5. Plan and prepare. Any ride takes at least a minimum amount of preparation, even if it’s just checking your bike before you leave. Be proactive rather than reactive, without over-planning. Cover the priorities—i.e., tentative route, maintenance, points of interest, and gas stops—but leave room for serendipity. Being prepared gives you peace of mind, saves a lot of time, and makes whatever you’re doing more enjoyable.
  6. Be organized. Before you start your day, establish that you’ve got the resources necessary to achieve your goals for the day. Beginning your day with a full tank of gas and checking your tires for wear and air pressure allows you to put those things out of your mind and leaves room to focus on other things—like road conditions and scenery.
  7. Be flexible. There’s a saying that there are two plans for every day—your plan and Spirit’s plan for you. Substitute whatever you call your higher power for Spirit. Sometimes they’re the same, but often they’re not. How often have you come across a “Construction” or “Detour” sign when you’re riding? When things don’t go as planned, roll with it. Reassess the situation, and move off from where you are.
  8. Ask for help. Motorcyclists are widely recognized as charitable to others, but sometimes it’s hard to ask for help for yourself. If you’ve pared everything down and still have too much coming at you, ask for help. You weren’t put on this earth to be chronically exhausted from taking on too much. Others are standing by ready to help, waiting to be asked.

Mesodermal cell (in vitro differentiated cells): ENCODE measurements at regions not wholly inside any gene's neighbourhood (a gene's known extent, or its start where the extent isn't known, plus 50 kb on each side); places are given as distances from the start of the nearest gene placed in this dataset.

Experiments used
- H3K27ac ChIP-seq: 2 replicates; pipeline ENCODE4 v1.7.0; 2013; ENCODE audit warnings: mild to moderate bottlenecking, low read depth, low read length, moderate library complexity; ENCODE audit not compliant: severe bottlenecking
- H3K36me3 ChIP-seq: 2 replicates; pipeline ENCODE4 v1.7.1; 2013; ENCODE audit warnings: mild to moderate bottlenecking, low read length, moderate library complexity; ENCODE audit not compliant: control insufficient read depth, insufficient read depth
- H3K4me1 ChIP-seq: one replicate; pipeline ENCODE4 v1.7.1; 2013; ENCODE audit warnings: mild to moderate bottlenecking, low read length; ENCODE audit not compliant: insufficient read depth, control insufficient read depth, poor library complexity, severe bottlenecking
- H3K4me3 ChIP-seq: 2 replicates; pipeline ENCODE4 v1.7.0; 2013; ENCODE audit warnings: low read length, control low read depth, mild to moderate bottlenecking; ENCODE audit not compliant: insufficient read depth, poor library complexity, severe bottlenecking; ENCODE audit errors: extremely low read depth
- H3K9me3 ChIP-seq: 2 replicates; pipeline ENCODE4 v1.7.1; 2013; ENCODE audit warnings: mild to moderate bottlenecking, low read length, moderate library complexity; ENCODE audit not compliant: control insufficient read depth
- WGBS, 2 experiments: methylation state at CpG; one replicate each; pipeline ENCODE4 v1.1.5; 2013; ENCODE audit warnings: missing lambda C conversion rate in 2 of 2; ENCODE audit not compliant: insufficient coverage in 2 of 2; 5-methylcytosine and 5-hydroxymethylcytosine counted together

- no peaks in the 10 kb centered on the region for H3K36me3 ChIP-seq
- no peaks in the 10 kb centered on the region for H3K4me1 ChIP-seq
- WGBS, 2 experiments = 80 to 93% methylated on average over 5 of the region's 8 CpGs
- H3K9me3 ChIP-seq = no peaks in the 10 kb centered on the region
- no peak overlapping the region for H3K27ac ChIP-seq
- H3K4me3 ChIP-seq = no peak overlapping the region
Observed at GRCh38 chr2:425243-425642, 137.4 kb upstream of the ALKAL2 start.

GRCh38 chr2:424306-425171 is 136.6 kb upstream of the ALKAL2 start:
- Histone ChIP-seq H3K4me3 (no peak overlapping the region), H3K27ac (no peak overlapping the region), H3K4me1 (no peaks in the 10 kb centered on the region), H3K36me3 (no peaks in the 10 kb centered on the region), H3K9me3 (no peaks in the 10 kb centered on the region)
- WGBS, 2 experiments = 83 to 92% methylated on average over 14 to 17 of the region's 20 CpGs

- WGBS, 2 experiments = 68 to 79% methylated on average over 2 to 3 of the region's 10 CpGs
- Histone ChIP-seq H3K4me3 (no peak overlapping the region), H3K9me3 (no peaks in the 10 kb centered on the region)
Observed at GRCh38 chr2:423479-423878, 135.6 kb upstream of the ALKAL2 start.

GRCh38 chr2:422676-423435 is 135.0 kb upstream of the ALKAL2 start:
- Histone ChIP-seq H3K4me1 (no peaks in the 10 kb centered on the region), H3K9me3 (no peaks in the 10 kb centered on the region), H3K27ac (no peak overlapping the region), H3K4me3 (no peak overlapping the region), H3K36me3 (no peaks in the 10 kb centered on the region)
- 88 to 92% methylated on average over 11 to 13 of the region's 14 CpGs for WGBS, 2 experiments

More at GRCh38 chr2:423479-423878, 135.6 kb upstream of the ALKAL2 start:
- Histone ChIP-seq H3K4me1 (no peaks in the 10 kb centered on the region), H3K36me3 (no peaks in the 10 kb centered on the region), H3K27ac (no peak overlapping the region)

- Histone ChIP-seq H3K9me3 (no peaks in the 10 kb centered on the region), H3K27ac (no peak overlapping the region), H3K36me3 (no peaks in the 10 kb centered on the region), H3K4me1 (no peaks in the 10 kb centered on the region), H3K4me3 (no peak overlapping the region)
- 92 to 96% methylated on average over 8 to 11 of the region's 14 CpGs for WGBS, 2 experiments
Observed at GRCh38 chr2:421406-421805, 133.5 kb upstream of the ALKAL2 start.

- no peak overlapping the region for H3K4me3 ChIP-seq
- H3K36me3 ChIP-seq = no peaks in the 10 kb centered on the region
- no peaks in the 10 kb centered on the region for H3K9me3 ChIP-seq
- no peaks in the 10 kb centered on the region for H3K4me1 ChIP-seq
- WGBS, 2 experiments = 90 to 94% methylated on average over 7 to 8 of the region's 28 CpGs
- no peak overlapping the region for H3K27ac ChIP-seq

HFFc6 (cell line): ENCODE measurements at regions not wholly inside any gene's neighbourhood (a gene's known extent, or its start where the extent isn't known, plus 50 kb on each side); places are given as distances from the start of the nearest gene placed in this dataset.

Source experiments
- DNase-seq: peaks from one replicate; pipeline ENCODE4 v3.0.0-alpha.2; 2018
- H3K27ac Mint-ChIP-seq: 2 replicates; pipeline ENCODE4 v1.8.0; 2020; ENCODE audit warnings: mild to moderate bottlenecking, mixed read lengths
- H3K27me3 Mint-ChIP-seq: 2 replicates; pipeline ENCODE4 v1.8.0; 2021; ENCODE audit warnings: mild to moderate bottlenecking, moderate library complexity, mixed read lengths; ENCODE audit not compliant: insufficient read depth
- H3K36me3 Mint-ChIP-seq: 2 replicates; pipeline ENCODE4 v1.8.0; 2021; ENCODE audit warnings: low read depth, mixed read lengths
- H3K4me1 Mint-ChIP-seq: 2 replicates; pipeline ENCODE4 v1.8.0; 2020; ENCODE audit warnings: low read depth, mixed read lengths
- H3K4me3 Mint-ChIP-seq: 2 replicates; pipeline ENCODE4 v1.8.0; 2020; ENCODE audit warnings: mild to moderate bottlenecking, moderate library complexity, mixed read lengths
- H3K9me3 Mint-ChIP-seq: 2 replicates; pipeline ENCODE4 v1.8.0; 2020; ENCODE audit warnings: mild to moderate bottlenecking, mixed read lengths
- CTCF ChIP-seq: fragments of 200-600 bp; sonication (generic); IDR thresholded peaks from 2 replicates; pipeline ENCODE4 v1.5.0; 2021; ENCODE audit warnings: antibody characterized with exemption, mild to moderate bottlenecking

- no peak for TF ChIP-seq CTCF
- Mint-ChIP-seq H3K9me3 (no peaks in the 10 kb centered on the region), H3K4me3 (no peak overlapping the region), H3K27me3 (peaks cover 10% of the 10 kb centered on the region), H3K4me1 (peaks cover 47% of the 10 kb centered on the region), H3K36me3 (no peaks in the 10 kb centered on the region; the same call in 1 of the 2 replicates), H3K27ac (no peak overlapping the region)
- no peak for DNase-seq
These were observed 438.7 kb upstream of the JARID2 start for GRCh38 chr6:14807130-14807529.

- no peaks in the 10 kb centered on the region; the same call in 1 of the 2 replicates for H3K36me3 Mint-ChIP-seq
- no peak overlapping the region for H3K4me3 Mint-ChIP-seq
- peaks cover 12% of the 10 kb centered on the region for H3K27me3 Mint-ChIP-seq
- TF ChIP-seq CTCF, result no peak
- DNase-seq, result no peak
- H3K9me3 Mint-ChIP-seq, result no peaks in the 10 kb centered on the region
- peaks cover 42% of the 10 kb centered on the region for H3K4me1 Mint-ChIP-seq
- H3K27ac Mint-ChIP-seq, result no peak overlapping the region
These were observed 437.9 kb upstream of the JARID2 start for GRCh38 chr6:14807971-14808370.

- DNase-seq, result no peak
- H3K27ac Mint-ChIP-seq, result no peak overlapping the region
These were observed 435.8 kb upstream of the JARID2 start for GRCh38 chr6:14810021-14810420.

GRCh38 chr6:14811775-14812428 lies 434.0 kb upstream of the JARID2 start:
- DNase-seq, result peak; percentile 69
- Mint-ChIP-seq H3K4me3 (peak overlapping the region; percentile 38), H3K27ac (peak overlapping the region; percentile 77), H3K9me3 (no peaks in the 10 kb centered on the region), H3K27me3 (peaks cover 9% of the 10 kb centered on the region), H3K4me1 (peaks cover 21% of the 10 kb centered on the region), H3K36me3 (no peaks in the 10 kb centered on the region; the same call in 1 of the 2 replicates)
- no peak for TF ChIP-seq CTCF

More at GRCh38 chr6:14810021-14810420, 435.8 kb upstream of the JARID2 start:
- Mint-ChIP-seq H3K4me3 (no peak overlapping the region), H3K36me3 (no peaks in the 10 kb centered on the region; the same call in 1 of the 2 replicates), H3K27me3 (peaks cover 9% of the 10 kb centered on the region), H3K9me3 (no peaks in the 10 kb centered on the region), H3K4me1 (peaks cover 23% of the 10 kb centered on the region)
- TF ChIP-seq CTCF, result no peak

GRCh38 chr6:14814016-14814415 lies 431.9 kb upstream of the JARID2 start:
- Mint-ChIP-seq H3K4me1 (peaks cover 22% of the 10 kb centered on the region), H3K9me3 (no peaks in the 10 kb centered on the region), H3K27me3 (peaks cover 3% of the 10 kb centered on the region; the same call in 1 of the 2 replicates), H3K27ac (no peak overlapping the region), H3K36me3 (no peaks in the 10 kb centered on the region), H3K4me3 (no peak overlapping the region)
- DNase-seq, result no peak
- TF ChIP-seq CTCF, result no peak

9. Say no. There are so many things you could enjoy doing, but you can’t do them all. Sometimes you have to say no and catch them the next time around.
  10. LL_CommLearn from the past. Don’t repeat patterns where you’ve made poor decisions that compromised your safety. Learn the lessons from the past, and use them to build a safe and enjoyable present.

Prioritizing your inputs helps you stay focused, promotes safety, and frees up time, not only to complete tasks but also to enjoy the journey. Taking these steps before setting out frees your mind of clutter and worry. There’ll be enough inputs to process while you’re on the Road

Purchase the entire ebook Life Lessons from Motorcycles; 75 Tips for Connecting Through Communication available for any e-reader. $2.99.